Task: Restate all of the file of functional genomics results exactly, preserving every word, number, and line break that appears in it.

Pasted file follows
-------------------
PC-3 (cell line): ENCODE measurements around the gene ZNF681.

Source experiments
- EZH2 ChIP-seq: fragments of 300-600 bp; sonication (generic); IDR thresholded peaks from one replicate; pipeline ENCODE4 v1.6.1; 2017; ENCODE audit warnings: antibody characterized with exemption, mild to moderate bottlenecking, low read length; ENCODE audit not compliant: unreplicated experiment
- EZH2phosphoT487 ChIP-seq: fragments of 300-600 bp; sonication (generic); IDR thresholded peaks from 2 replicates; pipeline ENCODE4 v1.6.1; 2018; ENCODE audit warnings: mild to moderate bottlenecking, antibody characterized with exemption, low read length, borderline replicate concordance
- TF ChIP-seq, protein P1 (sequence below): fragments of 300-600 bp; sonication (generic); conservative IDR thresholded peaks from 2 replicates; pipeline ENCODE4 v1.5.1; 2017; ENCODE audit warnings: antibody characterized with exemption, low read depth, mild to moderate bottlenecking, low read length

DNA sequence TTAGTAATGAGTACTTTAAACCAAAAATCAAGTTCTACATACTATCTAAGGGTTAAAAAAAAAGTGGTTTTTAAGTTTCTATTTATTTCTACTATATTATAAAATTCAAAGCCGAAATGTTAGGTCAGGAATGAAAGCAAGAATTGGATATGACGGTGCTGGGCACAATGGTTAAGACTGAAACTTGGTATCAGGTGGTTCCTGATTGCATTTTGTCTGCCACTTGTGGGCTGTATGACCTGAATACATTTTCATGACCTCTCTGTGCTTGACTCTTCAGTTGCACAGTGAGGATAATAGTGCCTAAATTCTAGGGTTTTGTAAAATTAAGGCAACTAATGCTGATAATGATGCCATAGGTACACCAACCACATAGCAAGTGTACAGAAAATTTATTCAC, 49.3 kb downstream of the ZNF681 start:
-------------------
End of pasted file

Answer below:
PC-3 (cell line): ENCODE measurements around the gene ZNF681.

Source experiments
- EZH2 ChIP-seq: fragments of 300-600 bp; sonication (generic); IDR thresholded peaks from one replicate; pipeline ENCODE4 v1.6.1; 2017; ENCODE audit warnings: antibody characterized with exemption, mild to moderate bottlenecking, low read length; ENCODE audit not compliant: unreplicated experiment
- EZH2phosphoT487 ChIP-seq: fragments of 300-600 bp; sonication (generic); IDR thresholded peaks from 2 replicates; pipeline ENCODE4 v1.6.1; 2018; ENCODE audit warnings: mild to moderate bottlenecking, antibody characterized with exemption, low read length, borderline replicate concordance
- TF ChIP-seq, protein P1 (sequence below): fragments of 300-600 bp; sonication (generic); conservative IDR thresholded peaks from 2 replicates; pipeline ENCODE4 v1.5.1; 2017; ENCODE audit warnings: antibody characterized with exemption, low read depth, mild to moderate bottlenecking, low read length

DNA sequence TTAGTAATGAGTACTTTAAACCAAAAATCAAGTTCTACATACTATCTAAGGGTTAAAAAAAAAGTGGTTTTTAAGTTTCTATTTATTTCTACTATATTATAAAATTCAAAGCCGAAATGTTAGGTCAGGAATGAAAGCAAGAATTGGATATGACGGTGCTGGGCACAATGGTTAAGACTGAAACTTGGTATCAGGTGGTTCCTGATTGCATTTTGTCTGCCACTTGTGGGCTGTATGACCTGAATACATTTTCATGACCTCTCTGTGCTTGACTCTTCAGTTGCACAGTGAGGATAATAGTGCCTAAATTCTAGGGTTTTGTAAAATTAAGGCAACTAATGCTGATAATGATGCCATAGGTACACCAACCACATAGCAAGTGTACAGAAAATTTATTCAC, 49.3 kb downstream of the ZNF681 start: